The Showstopper was to make a 3D chocolate centrepiece that had to have white chocolate in it. Tamal made a bell tower, Flora a cocoa carousel, Ian a chocolate well, with working bucket (show off) and Nadiya decided to make a blue peacock, out of moulding chocolate. Personally, for me, I would not have allowed something blue to be presented at the end. Chocolate is supposed to be brown or white, and whilst Nadiya’s creation was lovely, I did not look at it and think ‘chocolate’. The handle on Ian’s well broke off, but the bucket worked, and Paul claimed that Flora’s carousel was wonky, but some could argue, that at least it was chocolate. Tamal’s bell tower was lovely, but Nadiya was voted star baker, and poor Flora went home. I can’t help but feel that Ian’s previous three star baker awards were what helped him stay, if he hadn’t have got those, he would have been heading home to his home-made verbena and organic bay leaves.
I think it’s pretty obvious that Nadiya is going to win. She is a very good, imaginative baker, and let’s be honest, it will tick the BBC’s diversity boxes. That isn’t to say she doesn’t deserve it, but cynically I can’t help but feel that she was marked down for the final, right from the beginning and would have had to have been a pretty lousy baker not to make it. Winning, however, will be down to her own merit. For me though, it should be Tamal as he has been consistently good and has shown flair without making a song and dance about it like other contestants (Ian). Whoever wins, I’ll be sad to see Bake Off go, it’s such a great programme and what excuse can I find now for reaching for the Kit Kats at 9pm on a Wednesday evening, because the telly’s made me a ‘bit hungry’?
‘THE KENNEDYS‘ (BBC1 – BBC IPLAYER)
I approached this with caution, thinking it would be a sort of BBC rip off of ‘Raised By Wolves‘, which I loved. But I have to say it, I think it worked better. One of the faults with ‘Raised by Wolves‘ is that Caitlin Moran grew up in the 80s and at times the storylines would have been more suited to 30 years ago than 2015. But ‘The Kennedys‘ is set in the late 70s, when Emma Kennedy was a ten year old. Being close in age, a lot of it resonated with me. The fact that pasta seemed exotic and no one had dinner parties, the naff cars and houses that looked awfully modern because they were knocked through and had open staircases.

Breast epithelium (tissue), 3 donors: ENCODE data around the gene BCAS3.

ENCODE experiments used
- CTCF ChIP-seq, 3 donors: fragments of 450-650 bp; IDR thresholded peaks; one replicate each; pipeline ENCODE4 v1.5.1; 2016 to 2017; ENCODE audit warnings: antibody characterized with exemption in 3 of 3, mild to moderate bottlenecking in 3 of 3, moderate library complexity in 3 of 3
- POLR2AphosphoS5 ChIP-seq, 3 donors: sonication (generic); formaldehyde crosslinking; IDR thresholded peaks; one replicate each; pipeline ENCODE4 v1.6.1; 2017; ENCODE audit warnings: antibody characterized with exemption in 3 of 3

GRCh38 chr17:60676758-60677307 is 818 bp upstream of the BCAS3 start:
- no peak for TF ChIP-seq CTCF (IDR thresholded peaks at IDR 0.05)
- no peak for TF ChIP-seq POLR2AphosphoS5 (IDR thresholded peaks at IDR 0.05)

The star of the show is young Emma, a sweet, sassy ten year old who lives in Stevenage with her parents Brenda and Tony. Brenda (played by Katherine Parkinson) is like a warm Margot Ledbetter, all social-climbing and not wanting to be too suburban, and dad Tony (Dan Skinner) is loveable and easy-going. They are friends with their neurotic neighbours Tim and Jenny. Tim is played by Harry Peacock, who also plays Ray ‘F*cking’ Purchase in ‘Toast of London‘, but he was strangely sexy as randy Tim. Emma Pierson (best thing about ‘Hotel Babylon‘) plays Jenny, who is pregnant by a turkey baster (?). Emma and her parents try their hardest to hide the fact that Tim is knocking off his busty colleague and this results in an almost farcical dinner party.
Not only were the clothes, dialogue and props authentic, it was also filmed in that hazy glow so many 70s films seemed to be made in, and the soundtrack was excellent. As soon as it opened with Rasputin by Boney M, I knew it was going to be good. The first decent BBC1 sitcom in a long time.